At first glance it may seem that this somewhat complex keyword process is achieving nothing, but take a closer look. First of all, it requires that the poster respond to the message which automod sent them. Most spammers use one-time throwaway email addresses, or illegal email addresses which go nowhere. In both cases, the spammers will never get automod's response so they won't learn the keyword and will never make it into the database of approved posters. So their spam will never be posted to the group. Even those spammers who do have valid, long-term email addresses rarely read the responses that they get (because they get a lot, mostly abusive) and if any should happen to read the response and learn the keyword, they are still unlikely to bother replying: their business is in automated mass postings and they haven't the time to give individual groups special attention. So automod has the potential to drastically reduce the amount of spam and non-targetted commercial postings that a group receives. In some groups it has eliminated it altogether.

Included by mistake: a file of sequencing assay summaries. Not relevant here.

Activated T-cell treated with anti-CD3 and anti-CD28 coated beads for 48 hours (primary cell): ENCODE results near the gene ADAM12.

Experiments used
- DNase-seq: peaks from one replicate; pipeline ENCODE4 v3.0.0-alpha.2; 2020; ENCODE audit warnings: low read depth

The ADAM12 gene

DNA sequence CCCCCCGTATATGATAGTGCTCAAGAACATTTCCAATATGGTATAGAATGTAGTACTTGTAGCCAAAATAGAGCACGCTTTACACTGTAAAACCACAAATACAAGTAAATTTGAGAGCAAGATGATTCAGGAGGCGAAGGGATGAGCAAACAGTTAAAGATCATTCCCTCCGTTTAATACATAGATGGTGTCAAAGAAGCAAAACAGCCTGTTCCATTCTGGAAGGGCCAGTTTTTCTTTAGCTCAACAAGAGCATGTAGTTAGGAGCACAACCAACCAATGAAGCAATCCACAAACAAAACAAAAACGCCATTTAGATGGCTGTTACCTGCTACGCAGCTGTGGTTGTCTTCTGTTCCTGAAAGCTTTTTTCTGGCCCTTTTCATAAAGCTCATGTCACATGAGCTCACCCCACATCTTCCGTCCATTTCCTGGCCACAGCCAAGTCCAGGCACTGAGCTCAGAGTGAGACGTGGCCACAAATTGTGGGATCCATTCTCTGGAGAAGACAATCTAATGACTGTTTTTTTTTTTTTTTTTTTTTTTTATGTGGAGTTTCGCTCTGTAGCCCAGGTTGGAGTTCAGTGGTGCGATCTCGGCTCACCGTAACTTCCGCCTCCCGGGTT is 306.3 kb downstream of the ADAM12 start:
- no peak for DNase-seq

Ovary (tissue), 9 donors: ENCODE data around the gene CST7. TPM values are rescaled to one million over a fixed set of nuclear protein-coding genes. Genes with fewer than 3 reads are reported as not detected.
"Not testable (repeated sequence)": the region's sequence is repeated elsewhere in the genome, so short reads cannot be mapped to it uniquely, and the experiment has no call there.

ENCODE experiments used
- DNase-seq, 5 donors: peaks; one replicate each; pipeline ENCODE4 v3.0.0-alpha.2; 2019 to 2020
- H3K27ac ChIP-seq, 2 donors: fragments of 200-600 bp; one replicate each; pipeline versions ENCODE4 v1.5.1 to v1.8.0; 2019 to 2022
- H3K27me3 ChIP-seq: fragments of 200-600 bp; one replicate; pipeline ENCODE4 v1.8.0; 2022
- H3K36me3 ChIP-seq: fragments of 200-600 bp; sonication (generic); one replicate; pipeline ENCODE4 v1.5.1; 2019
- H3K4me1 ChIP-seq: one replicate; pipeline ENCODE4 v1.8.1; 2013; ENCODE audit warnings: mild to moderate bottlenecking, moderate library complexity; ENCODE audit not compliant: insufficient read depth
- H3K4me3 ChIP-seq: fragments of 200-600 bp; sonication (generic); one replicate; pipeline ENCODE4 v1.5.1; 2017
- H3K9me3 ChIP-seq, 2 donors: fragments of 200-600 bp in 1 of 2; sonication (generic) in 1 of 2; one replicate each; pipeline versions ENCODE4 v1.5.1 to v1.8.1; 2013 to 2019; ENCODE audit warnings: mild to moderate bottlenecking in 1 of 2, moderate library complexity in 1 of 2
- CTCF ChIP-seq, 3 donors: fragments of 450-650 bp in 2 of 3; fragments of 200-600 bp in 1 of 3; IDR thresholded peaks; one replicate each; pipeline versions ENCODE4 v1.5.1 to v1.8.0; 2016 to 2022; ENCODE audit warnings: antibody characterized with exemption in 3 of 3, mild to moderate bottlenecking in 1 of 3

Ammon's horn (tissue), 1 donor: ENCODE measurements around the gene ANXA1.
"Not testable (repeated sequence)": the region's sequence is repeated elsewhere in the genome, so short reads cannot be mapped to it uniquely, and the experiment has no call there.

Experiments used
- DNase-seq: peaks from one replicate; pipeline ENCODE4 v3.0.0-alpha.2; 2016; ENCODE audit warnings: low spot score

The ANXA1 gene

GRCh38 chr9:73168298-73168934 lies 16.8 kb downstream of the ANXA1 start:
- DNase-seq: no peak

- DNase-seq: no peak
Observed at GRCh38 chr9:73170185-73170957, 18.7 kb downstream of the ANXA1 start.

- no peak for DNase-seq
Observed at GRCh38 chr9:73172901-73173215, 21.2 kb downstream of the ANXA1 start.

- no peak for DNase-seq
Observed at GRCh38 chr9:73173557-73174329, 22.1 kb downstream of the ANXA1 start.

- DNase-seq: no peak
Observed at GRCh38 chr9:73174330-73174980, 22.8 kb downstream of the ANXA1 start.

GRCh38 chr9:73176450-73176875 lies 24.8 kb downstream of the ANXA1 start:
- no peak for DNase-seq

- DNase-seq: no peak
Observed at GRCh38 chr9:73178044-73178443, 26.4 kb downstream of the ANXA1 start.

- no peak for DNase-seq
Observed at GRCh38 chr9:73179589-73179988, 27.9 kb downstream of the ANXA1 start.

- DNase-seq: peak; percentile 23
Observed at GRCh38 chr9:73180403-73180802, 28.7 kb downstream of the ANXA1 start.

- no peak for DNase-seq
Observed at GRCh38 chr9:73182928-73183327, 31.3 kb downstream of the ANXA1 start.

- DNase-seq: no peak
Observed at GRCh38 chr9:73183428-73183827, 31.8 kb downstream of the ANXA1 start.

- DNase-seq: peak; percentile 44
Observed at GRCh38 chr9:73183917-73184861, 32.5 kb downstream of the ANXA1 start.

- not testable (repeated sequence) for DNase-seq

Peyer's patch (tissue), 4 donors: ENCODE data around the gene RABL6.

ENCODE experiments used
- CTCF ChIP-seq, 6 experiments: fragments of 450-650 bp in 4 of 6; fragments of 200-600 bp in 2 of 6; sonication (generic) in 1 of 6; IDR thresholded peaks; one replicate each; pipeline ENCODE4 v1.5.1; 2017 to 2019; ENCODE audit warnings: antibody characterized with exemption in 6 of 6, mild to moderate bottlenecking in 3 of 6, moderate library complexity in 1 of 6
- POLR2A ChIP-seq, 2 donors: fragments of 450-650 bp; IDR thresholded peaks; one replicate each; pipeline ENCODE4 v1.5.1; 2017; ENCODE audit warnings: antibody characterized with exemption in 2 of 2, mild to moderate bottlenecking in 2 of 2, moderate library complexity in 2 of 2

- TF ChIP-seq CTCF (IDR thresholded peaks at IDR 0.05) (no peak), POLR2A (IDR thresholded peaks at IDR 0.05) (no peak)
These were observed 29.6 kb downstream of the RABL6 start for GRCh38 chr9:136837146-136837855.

A second important factor is that the new poster must read the welcome message to learn the keyword. Although the welcome message should not be a long-winded, full-blown FAQ for the group, it can outline what the group is for and any basic rules or conventions that it observes. This helps to reduce the "clueless newbie" factor, wherein a new poster wanders into the group without first reading its FAQ, and inadvertently annoys the group's existing members just through simple ignorance of the local culture. With automod's welcome message before them, new posters can decide whether the group is really the right place for them without accidentally starting a flame war in the process.